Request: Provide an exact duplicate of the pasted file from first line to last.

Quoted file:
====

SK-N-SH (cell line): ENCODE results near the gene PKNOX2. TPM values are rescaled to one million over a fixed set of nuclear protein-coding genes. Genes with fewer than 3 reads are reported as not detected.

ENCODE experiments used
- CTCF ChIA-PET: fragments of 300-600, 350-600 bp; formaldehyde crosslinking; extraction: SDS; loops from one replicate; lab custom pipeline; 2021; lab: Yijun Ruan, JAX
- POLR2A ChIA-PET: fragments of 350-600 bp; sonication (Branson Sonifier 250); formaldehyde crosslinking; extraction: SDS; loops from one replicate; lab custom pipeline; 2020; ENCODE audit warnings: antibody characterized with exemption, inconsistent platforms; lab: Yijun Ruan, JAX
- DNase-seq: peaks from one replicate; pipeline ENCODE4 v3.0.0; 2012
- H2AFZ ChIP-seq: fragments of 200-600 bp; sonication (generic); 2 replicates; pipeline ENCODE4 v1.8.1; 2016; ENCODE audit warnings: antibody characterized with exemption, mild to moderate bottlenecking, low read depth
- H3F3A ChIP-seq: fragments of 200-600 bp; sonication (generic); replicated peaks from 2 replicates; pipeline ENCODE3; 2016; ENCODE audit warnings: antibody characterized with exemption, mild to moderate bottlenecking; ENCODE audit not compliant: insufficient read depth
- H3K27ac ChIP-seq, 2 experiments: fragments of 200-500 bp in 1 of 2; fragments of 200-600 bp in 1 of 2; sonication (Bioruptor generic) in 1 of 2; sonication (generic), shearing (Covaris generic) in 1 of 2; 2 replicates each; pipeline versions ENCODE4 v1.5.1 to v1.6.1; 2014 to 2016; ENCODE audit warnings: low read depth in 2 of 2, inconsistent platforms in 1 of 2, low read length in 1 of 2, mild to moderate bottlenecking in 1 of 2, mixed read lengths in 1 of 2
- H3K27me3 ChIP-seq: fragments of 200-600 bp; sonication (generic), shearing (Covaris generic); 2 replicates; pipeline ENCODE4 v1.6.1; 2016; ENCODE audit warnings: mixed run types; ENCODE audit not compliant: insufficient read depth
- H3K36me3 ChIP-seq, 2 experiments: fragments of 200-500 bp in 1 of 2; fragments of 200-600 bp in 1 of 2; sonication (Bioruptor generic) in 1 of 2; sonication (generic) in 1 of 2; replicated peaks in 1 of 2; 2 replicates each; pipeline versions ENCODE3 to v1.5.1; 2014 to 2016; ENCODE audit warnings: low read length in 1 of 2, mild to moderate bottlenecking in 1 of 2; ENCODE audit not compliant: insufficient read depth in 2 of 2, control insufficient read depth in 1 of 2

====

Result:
SK-N-SH (cell line): ENCODE results near the gene PKNOX2. TPM values are rescaled to one million over a fixed set of nuclear protein-coding genes. Genes with fewer than 3 reads are reported as not detected.

ENCODE experiments used
- CTCF ChIA-PET: fragments of 300-600, 350-600 bp; formaldehyde crosslinking; extraction: SDS; loops from one replicate; lab custom pipeline; 2021; lab: Yijun Ruan, JAX
- POLR2A ChIA-PET: fragments of 350-600 bp; sonication (Branson Sonifier 250); formaldehyde crosslinking; extraction: SDS; loops from one replicate; lab custom pipeline; 2020; ENCODE audit warnings: antibody characterized with exemption, inconsistent platforms; lab: Yijun Ruan, JAX
- DNase-seq: peaks from one replicate; pipeline ENCODE4 v3.0.0; 2012
- H2AFZ ChIP-seq: fragments of 200-600 bp; sonication (generic); 2 replicates; pipeline ENCODE4 v1.8.1; 2016; ENCODE audit warnings: antibody characterized with exemption, mild to moderate bottlenecking, low read depth
- H3F3A ChIP-seq: fragments of 200-600 bp; sonication (generic); replicated peaks from 2 replicates; pipeline ENCODE3; 2016; ENCODE audit warnings: antibody characterized with exemption, mild to moderate bottlenecking; ENCODE audit not compliant: insufficient read depth
- H3K27ac ChIP-seq, 2 experiments: fragments of 200-500 bp in 1 of 2; fragments of 200-600 bp in 1 of 2; sonication (Bioruptor generic) in 1 of 2; sonication (generic), shearing (Covaris generic) in 1 of 2; 2 replicates each; pipeline versions ENCODE4 v1.5.1 to v1.6.1; 2014 to 2016; ENCODE audit warnings: low read depth in 2 of 2, inconsistent platforms in 1 of 2, low read length in 1 of 2, mild to moderate bottlenecking in 1 of 2, mixed read lengths in 1 of 2
- H3K27me3 ChIP-seq: fragments of 200-600 bp; sonication (generic), shearing (Covaris generic); 2 replicates; pipeline ENCODE4 v1.6.1; 2016; ENCODE audit warnings: mixed run types; ENCODE audit not compliant: insufficient read depth
- H3K36me3 ChIP-seq, 2 experiments: fragments of 200-500 bp in 1 of 2; fragments of 200-600 bp in 1 of 2; sonication (Bioruptor generic) in 1 of 2; sonication (generic) in 1 of 2; replicated peaks in 1 of 2; 2 replicates each; pipeline versions ENCODE3 to v1.5.1; 2014 to 2016; ENCODE audit warnings: low read length in 1 of 2, mild to moderate bottlenecking in 1 of 2; ENCODE audit not compliant: insufficient read depth in 2 of 2, control insufficient read depth in 1 of 2